Studies of a mikveh or Jewish ritual bath have strengthened the hypotheses of a New Spanish Jewish community in Taxco. We tell you about this vestige.
The discovery of a mikveh or Jewish ritual bath has put interest in Juliantla, a town in the municipality of Taxco de Alarcón, Guerrero. Well, the vestige, dating from the 16th century, reveals the Jewish footprint in that town. The mikvah is a sink that serves as a ritual bath. It is used for purification after menstruation for women or for bathing for men on certain holidays.
The archaeologist Diego Martínez Serrano, who has spent long periods studying the mikvah, has poured his research into his master’s thesis carried out at the Archeology Postgraduate Program at the National School of Anthropology and History.
During the presentation of his work in the fourth session of the VI Colloquium of Historical Archeology, he mentioned that the mikvah (space where purification baths prescribed by Judaism take place) is located in the Plaza de Juliantla, and has always been known as “the bathroom of the Jews.” The place is composed of a pool for the ritual bath, on the side a stone dome of 1 meter in diameter that covers a pit that collects rainwater to feed the bath.
According to studies, the Taxco bathroom meets all the requirements established by Jewish law. In fact, when a Jewish quarter was founded, it was the first construction to be erected, even before a synagogue. According to the statement from the National Institute of Anthropology and History ( INAH ), “by means of photogrammetry surveys, it was determined that the grave measures 2.5 m in diameter and 2 m deep, while the dimensions of the baptistery are 6.5 by 7.11 m in diameter, and a height (from the lowest point to the highest) of 4.43 m, plus a staircase of 1.25 m. “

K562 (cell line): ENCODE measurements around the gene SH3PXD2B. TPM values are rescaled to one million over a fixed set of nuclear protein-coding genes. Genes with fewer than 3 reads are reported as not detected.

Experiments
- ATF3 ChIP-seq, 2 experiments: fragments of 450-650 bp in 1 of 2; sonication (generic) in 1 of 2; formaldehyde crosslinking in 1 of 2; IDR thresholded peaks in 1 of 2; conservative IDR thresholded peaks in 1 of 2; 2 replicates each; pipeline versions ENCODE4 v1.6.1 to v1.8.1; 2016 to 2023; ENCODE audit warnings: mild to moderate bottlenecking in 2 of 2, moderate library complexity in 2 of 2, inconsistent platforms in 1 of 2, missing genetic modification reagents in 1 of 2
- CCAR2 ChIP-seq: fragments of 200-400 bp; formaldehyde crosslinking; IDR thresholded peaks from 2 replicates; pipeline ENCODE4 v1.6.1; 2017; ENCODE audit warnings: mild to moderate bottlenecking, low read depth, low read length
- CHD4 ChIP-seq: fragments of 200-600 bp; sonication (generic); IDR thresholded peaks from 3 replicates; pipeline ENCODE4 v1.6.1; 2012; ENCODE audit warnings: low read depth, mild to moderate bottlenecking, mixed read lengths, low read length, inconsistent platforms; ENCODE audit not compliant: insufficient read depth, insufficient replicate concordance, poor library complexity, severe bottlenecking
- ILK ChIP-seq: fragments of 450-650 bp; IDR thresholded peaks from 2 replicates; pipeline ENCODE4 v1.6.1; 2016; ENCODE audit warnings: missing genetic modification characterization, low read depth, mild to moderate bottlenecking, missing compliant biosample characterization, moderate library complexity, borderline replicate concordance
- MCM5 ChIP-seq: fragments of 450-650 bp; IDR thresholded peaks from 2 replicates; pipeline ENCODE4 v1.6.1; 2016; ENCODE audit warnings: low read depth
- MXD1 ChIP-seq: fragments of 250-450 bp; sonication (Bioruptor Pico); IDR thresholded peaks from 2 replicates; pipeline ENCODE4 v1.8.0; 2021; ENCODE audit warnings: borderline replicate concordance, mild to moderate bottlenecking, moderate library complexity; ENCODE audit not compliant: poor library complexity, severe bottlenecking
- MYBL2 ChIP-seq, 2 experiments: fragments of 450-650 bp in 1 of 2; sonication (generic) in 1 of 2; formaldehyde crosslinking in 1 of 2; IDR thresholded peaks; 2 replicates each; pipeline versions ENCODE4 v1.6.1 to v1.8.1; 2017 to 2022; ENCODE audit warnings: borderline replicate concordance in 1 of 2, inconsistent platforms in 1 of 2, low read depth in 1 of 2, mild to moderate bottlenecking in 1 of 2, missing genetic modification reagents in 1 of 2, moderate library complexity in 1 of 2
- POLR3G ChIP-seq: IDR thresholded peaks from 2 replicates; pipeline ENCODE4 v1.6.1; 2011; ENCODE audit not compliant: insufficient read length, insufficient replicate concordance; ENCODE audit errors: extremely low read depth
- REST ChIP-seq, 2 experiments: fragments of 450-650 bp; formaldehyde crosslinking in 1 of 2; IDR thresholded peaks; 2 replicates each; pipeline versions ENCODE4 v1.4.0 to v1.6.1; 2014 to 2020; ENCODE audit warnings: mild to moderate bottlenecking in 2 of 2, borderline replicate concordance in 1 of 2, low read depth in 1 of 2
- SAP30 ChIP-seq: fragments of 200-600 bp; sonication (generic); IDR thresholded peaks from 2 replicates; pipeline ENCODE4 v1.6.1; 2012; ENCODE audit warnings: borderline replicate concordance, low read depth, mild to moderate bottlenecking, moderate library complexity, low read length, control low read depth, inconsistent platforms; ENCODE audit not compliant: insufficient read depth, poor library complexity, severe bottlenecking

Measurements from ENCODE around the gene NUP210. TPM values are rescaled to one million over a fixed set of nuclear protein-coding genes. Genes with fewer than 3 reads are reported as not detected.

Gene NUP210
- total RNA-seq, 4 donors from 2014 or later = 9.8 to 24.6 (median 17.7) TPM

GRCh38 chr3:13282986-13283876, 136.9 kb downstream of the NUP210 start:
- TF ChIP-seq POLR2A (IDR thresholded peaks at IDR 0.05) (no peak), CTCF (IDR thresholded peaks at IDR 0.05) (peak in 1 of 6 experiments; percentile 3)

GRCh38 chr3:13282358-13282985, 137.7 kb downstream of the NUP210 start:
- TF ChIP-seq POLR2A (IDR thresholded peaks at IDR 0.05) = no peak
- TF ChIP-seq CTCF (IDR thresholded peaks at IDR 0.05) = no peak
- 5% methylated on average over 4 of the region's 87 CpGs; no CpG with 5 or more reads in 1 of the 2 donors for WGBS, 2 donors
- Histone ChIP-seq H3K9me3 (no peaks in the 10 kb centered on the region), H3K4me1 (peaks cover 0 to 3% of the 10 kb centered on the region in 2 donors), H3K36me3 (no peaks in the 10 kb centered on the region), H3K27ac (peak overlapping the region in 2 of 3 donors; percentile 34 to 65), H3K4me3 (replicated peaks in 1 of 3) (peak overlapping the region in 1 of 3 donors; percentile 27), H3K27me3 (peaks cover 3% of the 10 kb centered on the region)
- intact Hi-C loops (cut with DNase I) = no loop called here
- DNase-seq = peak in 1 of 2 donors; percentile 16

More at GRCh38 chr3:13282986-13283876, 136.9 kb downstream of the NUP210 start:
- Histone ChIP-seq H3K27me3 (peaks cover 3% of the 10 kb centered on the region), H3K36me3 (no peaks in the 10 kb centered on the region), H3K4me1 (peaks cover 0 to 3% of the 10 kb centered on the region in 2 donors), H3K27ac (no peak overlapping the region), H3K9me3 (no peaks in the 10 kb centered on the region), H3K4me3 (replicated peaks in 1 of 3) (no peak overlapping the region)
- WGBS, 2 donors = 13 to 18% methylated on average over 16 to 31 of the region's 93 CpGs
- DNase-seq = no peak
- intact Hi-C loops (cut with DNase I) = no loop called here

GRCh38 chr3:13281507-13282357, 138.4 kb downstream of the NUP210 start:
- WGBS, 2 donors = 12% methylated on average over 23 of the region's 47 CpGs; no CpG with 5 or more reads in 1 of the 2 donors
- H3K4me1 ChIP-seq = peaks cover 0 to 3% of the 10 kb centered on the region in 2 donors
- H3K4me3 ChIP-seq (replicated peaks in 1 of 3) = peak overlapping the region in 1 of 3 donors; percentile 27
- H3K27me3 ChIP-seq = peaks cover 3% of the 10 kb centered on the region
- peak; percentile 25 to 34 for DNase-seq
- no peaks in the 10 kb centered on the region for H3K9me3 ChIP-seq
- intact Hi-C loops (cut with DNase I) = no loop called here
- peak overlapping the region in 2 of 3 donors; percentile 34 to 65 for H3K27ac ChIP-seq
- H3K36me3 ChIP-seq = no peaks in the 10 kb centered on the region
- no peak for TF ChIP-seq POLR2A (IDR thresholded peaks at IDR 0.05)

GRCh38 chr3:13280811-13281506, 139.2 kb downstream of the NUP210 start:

The Mikvah, trace of the Jews persecuted by the Holy Inquisition
Due to the persecution that Jews suffered in colonial times, the mikvah is built in a discreet way. On this, Martínez Serrano mentioned:
“It was possible to understand that the idea of purity and sanctity of this community was supported by biblical similes, such as those referring to the prophet Esdras and the patriarch Jacob, seeking to reinforce their beliefs with the construction of this mikvah in Juliantla, away from their properties so as not to to be discovered, but also close enough to cleanse your soul ”.
According to the previous historiography, Jewish families settled in the Taxco region, Guerrero, seeking to protect themselves from the Holy Inquisition. These families owned mines and practiced crypto-Judaism in a communal way.
“An example of the above is the cases of the brothers Jorge de Almeyda and Héctor de Fonseca, owners of the Cantarranas and San Juan Bautista estates, respectively. The first emigrated from Portugal to New Spain “MEXICO”, and once settled, he established a relationship with the family of the governor of the New Kingdom of León, Luis de Carvajal y de la Cueva, also New Christians of Portuguese Jewish origin, marrying his sister Leonor. “, mentions the INAH statement.
The researcher Diego Martínez commented that despite being married by Christian law, Héctor de Fonseca married two of the Carvajal sisters, Mariana and Isabel, to maintain a “pure Jewish community”. This fact brought him to death with his brother Jorge de Almeyda. Hector de Fonseca is known to have been returned to Spain in the early seventeenth century, after spending time in the prisons of the Inquisition for practicing Judaism.
Finally, Diego Martínez Serrano pointed out that it is necessary to do excavation work in Juliantla, in order to locate possible artifacts from the crypto-Jewish community.